Throughput Delays Crush Private Homebuilders' Cashflow

As constructus interruptus disrupts building cycles, privately capitalized operators hold little leverage for continued access to lines of credit, construction-to-perm loans, and project financing.


Throughput Delays Crush Private Homebuilders' Cashflow

As constructus interruptus disrupts building cycles, privately capitalized operators hold little leverage for continued access to lines of credit, construction-to-perm loans, and project financing.

John McManus
August 16th, 2021
Throughput Delays Crush Private Homebuilders' Cashflow

A rose is a rose is a rose. Right?

A construction delay, by any other name, is a construction delay.

Fact is, though, that a construction delay – which in building's operational environment today and for the foreseeable future is a given, no matter who you are and where you operate – can mean two entirely different things.

For throughput-reliant homebuilders – ones whose checkbooks, and cash draws,  and viability as businesses, not to mention their personally-guaranteed access to construction finance – delays mean something different. Something existential.

Let's unpack this, because we're hearing from some of the privately held homebuilding operators that cashflow – the umbilical line to continued, regular ability to draw against construction and project finance instruments – is undergoing stress thanks to building cycle disruption, a pandemic-related underlying condition of real estate and construction in 2021.

Elongated construction start-to-completion cycles -- a byproduct of delays due, these days, to a now well-noted array of supply chain bottlenecks and disruptions, randomly allocated critical-path materials and products, construction crew scheduling disconnects and spot shortages, permitting and inspection hold-ups at the municipal level – slow or stall the delivery of new homes to new homebuyers. In that sense, delays benefit no one. That's because they net out to prolonged carrying costs for each house under construction, leaving builders on the hook for mounting expense, deferred revenue, and added risk of a canceled sale, to boot.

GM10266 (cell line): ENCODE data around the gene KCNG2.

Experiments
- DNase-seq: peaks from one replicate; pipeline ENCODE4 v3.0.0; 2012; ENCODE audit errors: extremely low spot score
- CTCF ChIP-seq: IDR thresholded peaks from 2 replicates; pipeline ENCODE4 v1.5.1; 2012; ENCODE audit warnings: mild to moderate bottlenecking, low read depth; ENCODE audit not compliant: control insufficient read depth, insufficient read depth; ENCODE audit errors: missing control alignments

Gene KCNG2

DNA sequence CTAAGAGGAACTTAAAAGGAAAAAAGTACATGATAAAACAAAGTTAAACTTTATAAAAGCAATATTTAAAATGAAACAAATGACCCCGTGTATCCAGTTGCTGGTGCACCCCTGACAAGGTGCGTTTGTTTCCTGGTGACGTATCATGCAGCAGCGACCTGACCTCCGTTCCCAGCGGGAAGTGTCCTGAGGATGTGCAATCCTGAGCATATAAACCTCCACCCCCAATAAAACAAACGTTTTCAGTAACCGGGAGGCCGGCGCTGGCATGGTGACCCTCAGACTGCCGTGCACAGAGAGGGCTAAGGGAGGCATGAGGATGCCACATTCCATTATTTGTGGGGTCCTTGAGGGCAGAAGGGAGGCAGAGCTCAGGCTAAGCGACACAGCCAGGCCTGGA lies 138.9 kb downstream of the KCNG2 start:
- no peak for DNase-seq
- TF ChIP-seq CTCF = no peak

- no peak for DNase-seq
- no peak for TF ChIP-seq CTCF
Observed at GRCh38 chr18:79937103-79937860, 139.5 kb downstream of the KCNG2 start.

Source: NAHB Eye On Housing

So, entirely separate from the fact that input costs on materials themselves have been surging, spiking, barrelling upward, the addition of time-value-of-money expense, and the insult-to-injury opportunity cost of not being able to record revenue from settlements as budgeted add up to a world of pain for builders small, medium, and large.

However, in a business, operating, and distribution channel arena that currently bears far too uncanny and uncomfortable a resemblance to a marketplace under siege, advantages and disadvantages during a siege period fall disproportionately more painfully on some.

And, they potentially clear a greater path to gain for others.

This is occurring now among homebuilders.

Times like now – a prolonged period of siege, dysfunction, and limbo – favor companies with deep, patient, smoothed capital structures. Namely, the nation's 20-or-so public enterprises with access to public debt and equity, and another 20-or-so large privately capitalized operators whose resources – like Ashton Woods, David Weekley, Shea Homes, for example – can capably weather the siege, and a number of others that are operating units of Japan- or China- or Canada-based majority owners, or are part of the Berkshire Hathaway-owned Clayton Homes.

And then there are the others. Take away the 40-or so enterprises we've just recognized as somewhat more financially resilient in a siege, and you've got 4,960 or so private builders, who build more than 10 homes per year, and that together account for six or seven of every new home started and completed in the U.S. today.